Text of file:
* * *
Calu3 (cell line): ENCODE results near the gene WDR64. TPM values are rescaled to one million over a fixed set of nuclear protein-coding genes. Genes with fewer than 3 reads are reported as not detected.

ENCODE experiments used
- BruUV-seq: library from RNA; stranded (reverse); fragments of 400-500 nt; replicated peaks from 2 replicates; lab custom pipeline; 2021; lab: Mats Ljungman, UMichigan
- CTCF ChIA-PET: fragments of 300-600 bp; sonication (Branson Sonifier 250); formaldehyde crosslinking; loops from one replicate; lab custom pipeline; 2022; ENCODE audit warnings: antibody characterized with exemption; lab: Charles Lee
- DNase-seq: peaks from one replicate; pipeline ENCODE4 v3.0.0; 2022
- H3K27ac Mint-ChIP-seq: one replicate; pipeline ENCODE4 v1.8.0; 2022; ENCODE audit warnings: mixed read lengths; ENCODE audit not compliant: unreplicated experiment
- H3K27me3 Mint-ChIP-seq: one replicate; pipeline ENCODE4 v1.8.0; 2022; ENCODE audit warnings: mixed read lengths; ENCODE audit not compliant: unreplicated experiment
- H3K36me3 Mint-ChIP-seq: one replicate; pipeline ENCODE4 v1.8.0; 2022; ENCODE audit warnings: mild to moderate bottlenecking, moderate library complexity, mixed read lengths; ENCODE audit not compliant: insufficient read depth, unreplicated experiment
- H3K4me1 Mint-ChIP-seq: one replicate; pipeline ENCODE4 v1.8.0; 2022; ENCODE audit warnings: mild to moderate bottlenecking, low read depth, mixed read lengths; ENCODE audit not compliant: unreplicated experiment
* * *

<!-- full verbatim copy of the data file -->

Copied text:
Calu3 (cell line): ENCODE results near the gene WDR64. TPM values are rescaled to one million over a fixed set of nuclear protein-coding genes. Genes with fewer than 3 reads are reported as not detected.

ENCODE experiments used
- BruUV-seq: library from RNA; stranded (reverse); fragments of 400-500 nt; replicated peaks from 2 replicates; lab custom pipeline; 2021; lab: Mats Ljungman, UMichigan
- CTCF ChIA-PET: fragments of 300-600 bp; sonication (Branson Sonifier 250); formaldehyde crosslinking; loops from one replicate; lab custom pipeline; 2022; ENCODE audit warnings: antibody characterized with exemption; lab: Charles Lee
- DNase-seq: peaks from one replicate; pipeline ENCODE4 v3.0.0; 2022
- H3K27ac Mint-ChIP-seq: one replicate; pipeline ENCODE4 v1.8.0; 2022; ENCODE audit warnings: mixed read lengths; ENCODE audit not compliant: unreplicated experiment
- H3K27me3 Mint-ChIP-seq: one replicate; pipeline ENCODE4 v1.8.0; 2022; ENCODE audit warnings: mixed read lengths; ENCODE audit not compliant: unreplicated experiment
- H3K36me3 Mint-ChIP-seq: one replicate; pipeline ENCODE4 v1.8.0; 2022; ENCODE audit warnings: mild to moderate bottlenecking, moderate library complexity, mixed read lengths; ENCODE audit not compliant: insufficient read depth, unreplicated experiment
- H3K4me1 Mint-ChIP-seq: one replicate; pipeline ENCODE4 v1.8.0; 2022; ENCODE audit warnings: mild to moderate bottlenecking, low read depth, mixed read lengths; ENCODE audit not compliant: unreplicated experiment